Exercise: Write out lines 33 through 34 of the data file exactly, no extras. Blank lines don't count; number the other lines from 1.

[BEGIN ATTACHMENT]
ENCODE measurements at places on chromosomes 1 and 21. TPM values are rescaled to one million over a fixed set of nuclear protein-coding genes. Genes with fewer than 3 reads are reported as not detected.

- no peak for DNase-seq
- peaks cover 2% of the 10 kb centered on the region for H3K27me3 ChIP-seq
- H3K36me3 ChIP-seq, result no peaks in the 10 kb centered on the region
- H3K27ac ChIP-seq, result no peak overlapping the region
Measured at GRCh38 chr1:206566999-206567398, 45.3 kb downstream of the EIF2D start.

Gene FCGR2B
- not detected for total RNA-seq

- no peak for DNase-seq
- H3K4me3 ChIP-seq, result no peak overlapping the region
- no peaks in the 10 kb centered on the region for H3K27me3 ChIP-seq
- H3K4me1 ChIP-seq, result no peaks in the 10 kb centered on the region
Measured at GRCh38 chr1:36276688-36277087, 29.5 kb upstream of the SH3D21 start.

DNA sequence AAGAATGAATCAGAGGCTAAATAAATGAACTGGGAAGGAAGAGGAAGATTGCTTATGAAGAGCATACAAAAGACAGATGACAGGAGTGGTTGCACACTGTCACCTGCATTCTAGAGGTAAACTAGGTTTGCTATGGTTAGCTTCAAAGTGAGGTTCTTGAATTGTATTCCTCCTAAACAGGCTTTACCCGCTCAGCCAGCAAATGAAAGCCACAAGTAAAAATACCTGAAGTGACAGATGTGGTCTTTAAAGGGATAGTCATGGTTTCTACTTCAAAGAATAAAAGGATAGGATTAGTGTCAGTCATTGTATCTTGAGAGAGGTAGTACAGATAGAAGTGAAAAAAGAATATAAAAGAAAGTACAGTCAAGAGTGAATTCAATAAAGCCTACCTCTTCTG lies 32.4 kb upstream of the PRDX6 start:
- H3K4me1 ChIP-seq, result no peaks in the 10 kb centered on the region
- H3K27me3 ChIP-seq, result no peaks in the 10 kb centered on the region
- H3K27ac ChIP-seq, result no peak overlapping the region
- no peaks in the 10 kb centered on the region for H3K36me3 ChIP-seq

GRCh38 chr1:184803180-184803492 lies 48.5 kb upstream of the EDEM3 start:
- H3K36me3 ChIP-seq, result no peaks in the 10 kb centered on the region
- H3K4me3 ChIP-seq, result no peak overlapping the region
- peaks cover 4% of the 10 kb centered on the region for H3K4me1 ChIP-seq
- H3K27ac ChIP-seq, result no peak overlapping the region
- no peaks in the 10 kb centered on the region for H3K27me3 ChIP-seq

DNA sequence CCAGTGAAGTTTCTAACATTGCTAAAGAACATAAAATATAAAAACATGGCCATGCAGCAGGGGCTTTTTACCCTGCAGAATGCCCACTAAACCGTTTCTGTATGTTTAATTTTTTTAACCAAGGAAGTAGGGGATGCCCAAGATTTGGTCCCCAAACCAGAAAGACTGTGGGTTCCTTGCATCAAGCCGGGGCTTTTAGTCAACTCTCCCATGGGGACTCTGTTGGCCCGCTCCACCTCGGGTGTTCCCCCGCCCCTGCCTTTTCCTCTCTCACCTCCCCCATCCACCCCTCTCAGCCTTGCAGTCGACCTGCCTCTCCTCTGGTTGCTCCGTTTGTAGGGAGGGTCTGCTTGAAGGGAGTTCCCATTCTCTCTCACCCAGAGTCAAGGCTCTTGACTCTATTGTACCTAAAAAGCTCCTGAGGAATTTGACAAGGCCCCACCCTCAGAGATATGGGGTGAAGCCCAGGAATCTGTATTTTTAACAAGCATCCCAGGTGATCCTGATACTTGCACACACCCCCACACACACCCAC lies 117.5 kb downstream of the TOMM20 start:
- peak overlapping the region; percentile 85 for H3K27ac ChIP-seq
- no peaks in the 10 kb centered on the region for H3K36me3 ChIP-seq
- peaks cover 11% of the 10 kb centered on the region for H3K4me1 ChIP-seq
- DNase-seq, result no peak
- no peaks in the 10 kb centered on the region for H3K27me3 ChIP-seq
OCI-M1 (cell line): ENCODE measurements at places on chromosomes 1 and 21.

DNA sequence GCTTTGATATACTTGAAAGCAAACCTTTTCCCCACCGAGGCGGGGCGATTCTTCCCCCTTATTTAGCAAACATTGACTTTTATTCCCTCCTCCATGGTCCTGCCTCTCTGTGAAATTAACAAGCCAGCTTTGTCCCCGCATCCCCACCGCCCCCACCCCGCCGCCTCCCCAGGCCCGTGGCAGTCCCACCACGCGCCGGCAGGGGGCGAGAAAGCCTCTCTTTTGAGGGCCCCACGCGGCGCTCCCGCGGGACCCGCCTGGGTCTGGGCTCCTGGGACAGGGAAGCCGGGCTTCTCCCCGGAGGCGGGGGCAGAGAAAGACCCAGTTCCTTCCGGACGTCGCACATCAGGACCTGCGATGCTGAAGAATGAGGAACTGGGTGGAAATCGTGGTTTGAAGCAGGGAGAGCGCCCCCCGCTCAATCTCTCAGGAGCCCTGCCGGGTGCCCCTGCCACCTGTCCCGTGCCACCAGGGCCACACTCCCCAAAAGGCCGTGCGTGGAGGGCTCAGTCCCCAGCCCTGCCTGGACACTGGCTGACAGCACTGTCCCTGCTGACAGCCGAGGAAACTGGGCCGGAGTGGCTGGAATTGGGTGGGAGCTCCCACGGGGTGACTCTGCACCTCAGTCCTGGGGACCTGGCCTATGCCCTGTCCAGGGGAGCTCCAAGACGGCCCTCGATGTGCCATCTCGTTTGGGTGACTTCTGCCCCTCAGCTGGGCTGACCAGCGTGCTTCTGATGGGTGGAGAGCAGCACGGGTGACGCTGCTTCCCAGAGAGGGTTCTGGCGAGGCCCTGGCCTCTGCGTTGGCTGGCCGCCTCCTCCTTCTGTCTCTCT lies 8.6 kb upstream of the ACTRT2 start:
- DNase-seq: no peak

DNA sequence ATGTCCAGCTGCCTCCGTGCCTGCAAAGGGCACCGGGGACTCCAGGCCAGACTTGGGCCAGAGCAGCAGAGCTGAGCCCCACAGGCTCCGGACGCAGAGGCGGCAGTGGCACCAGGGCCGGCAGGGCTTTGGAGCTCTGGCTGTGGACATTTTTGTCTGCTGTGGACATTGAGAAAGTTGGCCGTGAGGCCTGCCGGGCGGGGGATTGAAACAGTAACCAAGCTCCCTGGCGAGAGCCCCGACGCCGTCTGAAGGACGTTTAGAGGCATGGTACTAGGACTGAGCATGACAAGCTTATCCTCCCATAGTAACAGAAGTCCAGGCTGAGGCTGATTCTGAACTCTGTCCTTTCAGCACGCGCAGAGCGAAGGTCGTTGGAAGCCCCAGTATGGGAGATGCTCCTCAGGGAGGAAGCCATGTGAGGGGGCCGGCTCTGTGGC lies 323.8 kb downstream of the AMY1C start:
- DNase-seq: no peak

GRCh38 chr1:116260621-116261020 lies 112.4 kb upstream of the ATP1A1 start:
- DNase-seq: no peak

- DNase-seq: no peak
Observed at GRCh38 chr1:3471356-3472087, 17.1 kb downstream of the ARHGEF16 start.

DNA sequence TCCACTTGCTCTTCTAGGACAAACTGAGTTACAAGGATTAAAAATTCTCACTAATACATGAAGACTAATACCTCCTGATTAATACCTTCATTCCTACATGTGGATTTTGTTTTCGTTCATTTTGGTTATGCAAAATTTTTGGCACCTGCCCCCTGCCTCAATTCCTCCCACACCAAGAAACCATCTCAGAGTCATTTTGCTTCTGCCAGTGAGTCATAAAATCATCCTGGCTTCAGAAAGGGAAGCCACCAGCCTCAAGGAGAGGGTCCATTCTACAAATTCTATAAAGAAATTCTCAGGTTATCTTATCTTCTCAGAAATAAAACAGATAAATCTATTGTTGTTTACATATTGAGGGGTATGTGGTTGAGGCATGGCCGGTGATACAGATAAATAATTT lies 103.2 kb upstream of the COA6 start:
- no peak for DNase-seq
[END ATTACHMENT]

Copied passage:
- DNase-seq: no peak

DNA sequence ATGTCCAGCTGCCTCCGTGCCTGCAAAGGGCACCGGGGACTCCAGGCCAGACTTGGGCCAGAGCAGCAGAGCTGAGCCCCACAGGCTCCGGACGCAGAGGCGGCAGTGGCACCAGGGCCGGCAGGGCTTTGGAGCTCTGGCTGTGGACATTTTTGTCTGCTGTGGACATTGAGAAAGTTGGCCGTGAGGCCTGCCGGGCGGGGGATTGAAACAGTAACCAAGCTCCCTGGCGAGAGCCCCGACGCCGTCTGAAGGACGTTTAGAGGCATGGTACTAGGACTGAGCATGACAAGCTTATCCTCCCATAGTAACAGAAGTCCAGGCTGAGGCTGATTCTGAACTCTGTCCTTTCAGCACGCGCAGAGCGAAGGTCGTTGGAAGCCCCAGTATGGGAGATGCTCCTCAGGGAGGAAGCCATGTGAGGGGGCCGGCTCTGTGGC lies 323.8 kb downstream of the AMY1C start: